An article by DaveT on converting the Multiplex Fox glider for powered RC flight.

Foxy Devil

Has the Fox overtaken the TB1 as the most popular plane at our field? If not it can't be far off. Favourite model for many as it flies so well even in brisk winds. Twinkle rolls are its forte!

The Multiplex Fox is a hand-launched glider which costs less than 10. A good conversion is to add a 10g brushless motor in the nose, a 6A ESC, 2S 300mAh lipos, two 3.7g servos and a small receiver.

The model is made from moulded EPP. This is a very resilient type of foam, the same as we use to make Bounce. The best glue is UHU POR. POR is usually used as a contact adhesive in that it is applied to two surfaces and allowed to set for 10minutes before joining. However, it can also be applied to one surface as a 'bead' and joined immediately. This typically takes longer to set.

The fusalage is solid foam so the simplest conversion involves mounting servos on the outside surfaces. However, a neater finish can be obtained by hollowing out the fuz. If you are going to hollow the fuz, first cut the section of fuz away immediately above the wing. This will allow you to mount the servo in the wing, then glue that to the fuz and then glue the 'top part' back on.

You then need to slit the fuz open, probably along the mould line. A long blade is best, the snap-off type ideal. Blades have to be sharp and you will go through many to do the job. EPP cuts best when 'sliced' rather than 'ripped'. Experiment with the blade angle and 'saw' to slice if that helps.

Once the fuz is in two, hollow it out with the blade leaving about 3mm (1/8") wall thickness. How do you do this? You just keep cutting bits away! (you never built log canoes before?). If you cut too much away, simply glue it back with POR. The side thickness should ideally increase to around 6mm (1/4") as it approaches the nose The forward-most nose area should be left solid to provide a more rigid mount for the motor (the part in front of the canopy).

The motor's aluminium mount can be glued directly into the foam, or an easier and more robust approach is a thin ply firewall first. If the latter, cut part of the nose away to glue the ply where it needs to be. No up, down or side thrust is needed. This is determined relative to the stabiliser (not the wing which has some positive incidence).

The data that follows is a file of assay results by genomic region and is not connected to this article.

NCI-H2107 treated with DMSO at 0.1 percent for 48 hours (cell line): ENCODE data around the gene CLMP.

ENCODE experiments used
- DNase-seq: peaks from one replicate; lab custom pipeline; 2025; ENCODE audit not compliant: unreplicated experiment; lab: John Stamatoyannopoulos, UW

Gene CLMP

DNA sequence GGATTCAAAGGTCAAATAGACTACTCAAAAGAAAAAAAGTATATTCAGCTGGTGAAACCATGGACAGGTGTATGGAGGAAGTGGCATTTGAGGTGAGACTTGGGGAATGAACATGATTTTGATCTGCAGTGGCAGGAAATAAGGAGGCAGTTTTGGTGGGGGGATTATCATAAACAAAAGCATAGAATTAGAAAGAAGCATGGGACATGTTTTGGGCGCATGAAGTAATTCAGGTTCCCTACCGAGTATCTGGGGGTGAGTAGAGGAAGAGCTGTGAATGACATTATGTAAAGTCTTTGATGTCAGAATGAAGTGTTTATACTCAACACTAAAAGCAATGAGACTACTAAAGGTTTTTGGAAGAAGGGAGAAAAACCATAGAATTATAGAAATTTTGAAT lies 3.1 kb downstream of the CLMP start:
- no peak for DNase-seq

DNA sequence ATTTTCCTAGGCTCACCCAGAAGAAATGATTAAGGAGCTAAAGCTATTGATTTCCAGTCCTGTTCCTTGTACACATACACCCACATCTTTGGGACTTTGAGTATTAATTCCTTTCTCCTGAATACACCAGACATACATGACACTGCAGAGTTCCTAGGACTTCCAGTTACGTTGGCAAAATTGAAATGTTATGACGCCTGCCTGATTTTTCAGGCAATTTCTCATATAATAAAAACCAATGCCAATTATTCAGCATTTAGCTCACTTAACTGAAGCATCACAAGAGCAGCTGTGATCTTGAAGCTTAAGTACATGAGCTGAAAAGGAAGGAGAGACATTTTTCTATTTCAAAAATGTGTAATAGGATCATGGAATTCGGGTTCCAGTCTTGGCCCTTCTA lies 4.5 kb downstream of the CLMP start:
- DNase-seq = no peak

The plane is likely to be nose heavy. So it is best to mount the elevator servo behind the wing. Shape a small block of EPP to support the servo in the fuz. Glue this block into the fuz with POR (but not the servo yet). Make and trial fit a balsa or carbon pushrod with wire ends. The front end can be a 'Z' and the rear a simple right-angle bend to allow it to be hooked up to the elevator later. Make sure the servo leads will reach in front of the wing for inserting in the Rx later.

Ailerons are cut out of the trailing edge of the wing. 20x170mm each is a good size. The EPP can serve as hinge material if not cut through completely (if you do cut through completely in places it can be repaired with POR + scraps of EPP). Cut a 'V' in the bottom of the wing to allow 'down' movement. The best position for the aileron servo in the fuz is beneath the wing roughly mid-chord. Mount it as close to the wing as possible, recessing it so that the pushrods just clear the foam. This is intended to allow the battery and Rx to be placed beneath the servo. Cut slots in the fuz side to allow the pushrods to reach their horns. 12mm throws both ways will get the juices flowing. Exponential is your friend.

The wing won't collapse without reinforcement but does 'bow' a bit in turns. Embedding some 1 or 1.5mm carbon for half to 2/3rds the span can reduce this. Not essential but is an improvement. Since the wing is simply glued on, it is easy to cut it off and add the spar later if you want it. Advanced aeronautical engineers can also shave the bumps off the wing and any moulding flash.

The elevator is cut from the stab in the same way as the ailerons. 15x190mm is about the right size. Throws should be about 6mm each way. To allow the elevator to clear the fuz, one way is to elongate the slot in the fuz so that the hinge line is at the end of the fuz. The hole in front of the stab can then be filled with some offcuts.

Glue the two halves of the fuz together with POR. Glue the stab in place and then position the elevator servo in the fuz and hook up the elevator. With the radio on, trims neutral and control directions the right way, glue the servo with POR wherever it needs to be for the elevator to be neutral. Glue the wing on once its servo and pushrods have been set up.Mount motor. Velcro beneath wing to secure battery. Job done.

Suggested parts; local suppliers available as well.

10g 2000kv Motor
www.hobbycity.com/hobbycity/store/uh_viewItem.asp?idProduct=5358&Product_Name=18-11_2000kv_Micro_Brushless_Outrunner_(10g)

6A ESC
www.hobbycity.com/hobbycity/store/uh_viewItem.asp?idProduct=4318

3.7g servos (the link below may not be the best available)
www.hobbycity.com/hobbycity/store/uh_viewItem.asp?idProduct=5459&Product_Name=EM___3.7g_/_.4kg_/_.10sec_Micro_Servo

5x4.3 Gunther prop or GWS 5x3
www.hobbycity.com/hobbycity/store/uh_viewItem.asp?idProduct=4252&Product_Name=GWS_EP_Propeller_(DD-5030_127x76mm)_

2S 300mAh 20C lipo eg:
www.rcmdirect.co.uk/store/index.php?main_page=product_info&cPath=101_92&products_id=740

Members links
Dave T
Fly Electric ~ The DT web site.

Gordon W
Gordon's home page


Other links
BMFA org
Southern Area BMFA